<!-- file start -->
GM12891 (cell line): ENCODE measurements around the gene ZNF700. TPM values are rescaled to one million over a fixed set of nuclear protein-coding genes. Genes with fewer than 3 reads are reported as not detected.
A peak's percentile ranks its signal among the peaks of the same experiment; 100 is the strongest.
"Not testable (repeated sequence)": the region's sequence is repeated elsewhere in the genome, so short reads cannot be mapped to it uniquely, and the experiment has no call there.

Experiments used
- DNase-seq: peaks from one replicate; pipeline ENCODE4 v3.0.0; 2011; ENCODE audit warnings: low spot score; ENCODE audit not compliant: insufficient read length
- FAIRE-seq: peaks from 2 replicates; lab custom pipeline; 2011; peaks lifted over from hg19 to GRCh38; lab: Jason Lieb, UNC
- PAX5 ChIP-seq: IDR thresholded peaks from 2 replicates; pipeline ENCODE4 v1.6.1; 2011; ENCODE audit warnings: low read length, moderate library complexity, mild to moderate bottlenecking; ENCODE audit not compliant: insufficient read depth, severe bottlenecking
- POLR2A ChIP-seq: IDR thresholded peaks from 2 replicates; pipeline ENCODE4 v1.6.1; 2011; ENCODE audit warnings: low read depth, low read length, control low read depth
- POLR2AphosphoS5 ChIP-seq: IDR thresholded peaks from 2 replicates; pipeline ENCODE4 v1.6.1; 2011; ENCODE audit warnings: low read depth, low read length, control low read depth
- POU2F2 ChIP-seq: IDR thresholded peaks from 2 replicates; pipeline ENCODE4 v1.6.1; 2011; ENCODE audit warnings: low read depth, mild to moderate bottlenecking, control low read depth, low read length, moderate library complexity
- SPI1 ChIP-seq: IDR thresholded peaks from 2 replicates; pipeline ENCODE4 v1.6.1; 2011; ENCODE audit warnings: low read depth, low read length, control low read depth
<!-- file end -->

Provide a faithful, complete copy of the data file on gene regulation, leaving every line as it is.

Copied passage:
GM12891 (cell line): ENCODE measurements around the gene ZNF700. TPM values are rescaled to one million over a fixed set of nuclear protein-coding genes. Genes with fewer than 3 reads are reported as not detected.
A peak's percentile ranks its signal among the peaks of the same experiment; 100 is the strongest.
"Not testable (repeated sequence)": the region's sequence is repeated elsewhere in the genome, so short reads cannot be mapped to it uniquely, and the experiment has no call there.

Experiments used
- DNase-seq: peaks from one replicate; pipeline ENCODE4 v3.0.0; 2011; ENCODE audit warnings: low spot score; ENCODE audit not compliant: insufficient read length
- FAIRE-seq: peaks from 2 replicates; lab custom pipeline; 2011; peaks lifted over from hg19 to GRCh38; lab: Jason Lieb, UNC
- PAX5 ChIP-seq: IDR thresholded peaks from 2 replicates; pipeline ENCODE4 v1.6.1; 2011; ENCODE audit warnings: low read length, moderate library complexity, mild to moderate bottlenecking; ENCODE audit not compliant: insufficient read depth, severe bottlenecking
- POLR2A ChIP-seq: IDR thresholded peaks from 2 replicates; pipeline ENCODE4 v1.6.1; 2011; ENCODE audit warnings: low read depth, low read length, control low read depth
- POLR2AphosphoS5 ChIP-seq: IDR thresholded peaks from 2 replicates; pipeline ENCODE4 v1.6.1; 2011; ENCODE audit warnings: low read depth, low read length, control low read depth
- POU2F2 ChIP-seq: IDR thresholded peaks from 2 replicates; pipeline ENCODE4 v1.6.1; 2011; ENCODE audit warnings: low read depth, mild to moderate bottlenecking, control low read depth, low read length, moderate library complexity
- SPI1 ChIP-seq: IDR thresholded peaks from 2 replicates; pipeline ENCODE4 v1.6.1; 2011; ENCODE audit warnings: low read depth, low read length, control low read depth